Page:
It’s been a little while since I updated the blog, lately I’ve been busy with work, and in one case, not work. I took a week long trip to Seattle with my cameras and spent the entire week shooting and relaxing. To make a long story short, it was a much needed vacation. I’ve developed all of the rolls from the trip but I have yet to scan anything, so there will be an update on that later once I get around to the scanning process and actually have everything up on my computer.
In the meantime, I’ve spent my time doing photography of a very different sort from what I usually do. For the past month or so I had been planning out a studio shoot to capture dancer movement, and other similar ideas to that theme. Given that studio photography is almost the polar opposite of my typical style of street and journalism for work, my working style changed considerably. I knew that I had to actually plan this one out in advance, figure out lights, find a model then coordinate with her as far as outfits go and the actual timing for the shoot, etc. I actually found myself having a lot of fun doing all of this, getting involved in that kind of planning is easy, and I found myself easily spending hours at a time some nights planning and talking with fellow photographers about my options.
Luckily enough for me, all of the planning and coordinating fell into place seamlessly, which gave me more time to work out the fun part of the shoot: lighting and other such details. I began my quest for good lighting inspiration in two forum threads I came across: One Light Setups and New One Light Setups. I also did some searches over on deviantART to find what I wanted. I ended up settling on two main light setups, shown here:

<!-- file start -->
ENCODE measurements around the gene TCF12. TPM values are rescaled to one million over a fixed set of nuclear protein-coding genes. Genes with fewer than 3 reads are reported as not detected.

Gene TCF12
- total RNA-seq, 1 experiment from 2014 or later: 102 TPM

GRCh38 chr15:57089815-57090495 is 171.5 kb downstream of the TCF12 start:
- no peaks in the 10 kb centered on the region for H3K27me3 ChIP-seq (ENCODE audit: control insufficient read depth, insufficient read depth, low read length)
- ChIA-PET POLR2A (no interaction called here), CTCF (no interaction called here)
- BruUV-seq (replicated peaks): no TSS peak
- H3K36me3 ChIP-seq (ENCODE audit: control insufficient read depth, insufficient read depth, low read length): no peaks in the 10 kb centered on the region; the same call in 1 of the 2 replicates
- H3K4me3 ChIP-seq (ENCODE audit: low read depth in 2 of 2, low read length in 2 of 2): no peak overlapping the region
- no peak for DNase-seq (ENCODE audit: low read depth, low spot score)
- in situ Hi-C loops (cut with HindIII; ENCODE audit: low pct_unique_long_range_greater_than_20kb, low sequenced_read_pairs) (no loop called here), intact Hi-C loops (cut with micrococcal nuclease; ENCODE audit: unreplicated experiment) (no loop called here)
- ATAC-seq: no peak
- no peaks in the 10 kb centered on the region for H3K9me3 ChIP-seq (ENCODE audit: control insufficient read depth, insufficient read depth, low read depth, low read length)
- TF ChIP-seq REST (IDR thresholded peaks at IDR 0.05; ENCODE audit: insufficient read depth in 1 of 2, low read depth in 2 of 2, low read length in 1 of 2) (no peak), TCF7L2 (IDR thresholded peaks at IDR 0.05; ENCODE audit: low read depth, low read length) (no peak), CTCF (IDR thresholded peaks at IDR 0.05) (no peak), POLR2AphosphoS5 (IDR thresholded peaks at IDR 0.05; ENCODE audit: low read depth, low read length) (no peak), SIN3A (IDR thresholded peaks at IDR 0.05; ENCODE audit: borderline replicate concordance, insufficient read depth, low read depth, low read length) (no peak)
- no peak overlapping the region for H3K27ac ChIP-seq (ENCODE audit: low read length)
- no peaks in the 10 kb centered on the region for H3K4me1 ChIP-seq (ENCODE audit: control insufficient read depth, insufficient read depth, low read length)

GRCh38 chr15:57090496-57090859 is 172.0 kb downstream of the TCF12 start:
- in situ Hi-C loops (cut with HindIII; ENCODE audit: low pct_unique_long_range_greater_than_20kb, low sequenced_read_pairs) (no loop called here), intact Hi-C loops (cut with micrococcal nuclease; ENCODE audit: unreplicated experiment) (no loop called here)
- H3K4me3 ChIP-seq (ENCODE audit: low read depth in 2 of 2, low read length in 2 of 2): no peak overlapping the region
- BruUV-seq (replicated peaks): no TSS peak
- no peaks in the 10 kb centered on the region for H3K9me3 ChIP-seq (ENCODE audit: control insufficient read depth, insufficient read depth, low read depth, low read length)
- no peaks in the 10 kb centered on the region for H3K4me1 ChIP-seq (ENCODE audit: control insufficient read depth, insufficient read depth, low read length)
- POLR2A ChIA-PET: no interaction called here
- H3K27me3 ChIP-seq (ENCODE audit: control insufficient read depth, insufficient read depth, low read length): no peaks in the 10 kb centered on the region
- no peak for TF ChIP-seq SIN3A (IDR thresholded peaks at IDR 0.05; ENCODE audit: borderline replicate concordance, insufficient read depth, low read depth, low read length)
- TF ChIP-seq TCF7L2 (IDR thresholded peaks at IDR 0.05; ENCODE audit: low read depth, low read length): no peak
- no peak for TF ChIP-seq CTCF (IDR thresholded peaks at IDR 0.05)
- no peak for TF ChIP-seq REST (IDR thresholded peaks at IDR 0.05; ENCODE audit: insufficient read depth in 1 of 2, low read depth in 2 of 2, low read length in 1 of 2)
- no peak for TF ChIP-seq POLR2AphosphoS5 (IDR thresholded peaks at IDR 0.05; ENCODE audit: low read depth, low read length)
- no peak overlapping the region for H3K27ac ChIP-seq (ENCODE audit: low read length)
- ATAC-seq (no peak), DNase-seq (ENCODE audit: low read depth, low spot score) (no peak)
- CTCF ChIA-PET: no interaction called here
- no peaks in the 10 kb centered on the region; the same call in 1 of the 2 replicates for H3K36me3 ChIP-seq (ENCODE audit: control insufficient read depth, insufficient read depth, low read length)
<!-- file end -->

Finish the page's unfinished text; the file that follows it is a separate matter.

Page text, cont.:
The distances shown aren’t 100% accurate, but you get the idea. The lights can be moved farther from or closer to the subject as desired, the files are only for reference purposes. On a sidenote, the file used is very, very handy for creating lighting mockups such as the ones above. No more drawing things out on paper or however you do it, the link to the file can be found here. Take note that I did not make this file.
The first setup is as simple as can be: a 100ow halogen bulb with a softbox and a dimmer camera right and a foamcore reflector camera left. Simple, yet very effective. The second setup is 2x300w halogen lights/barndoors on either side and a 500w hairlight overhead.
The next step was to find a model. I decided to ask a friend instead of having to deal with a professional model for multiple reasons. The model I chose to work with is a friend from college, and is very comfortable in front of a camera. She’s very respectful of equipment and willing to help with the actual studio setup prior to shooting. I would’ve been happy to set everything up myself and don’t like to burden others, especially when that other person is your model, but she ended up helping substantially and sped up the whole process of setting up taking down equipment. Multiple times throughout the shoot when things needed to be moved around she would ask how she can help out, or when a problem arose she contributed ideas as to it’s solution. She has a very positive and energetic personality, and never once complained about a single thing. Overall, she’s simply a joy to work with.
Throughout the month I touched base with her on any new ideas I had developed so there would be no surprises come the day of the shoot. Any clothing ideas, any light setups, etc. I made sure she knew about. In retrospect, I should have everything planned out so I can simply send one large chunk of info instead of sending it in pieces over time, that will be remedied in the future.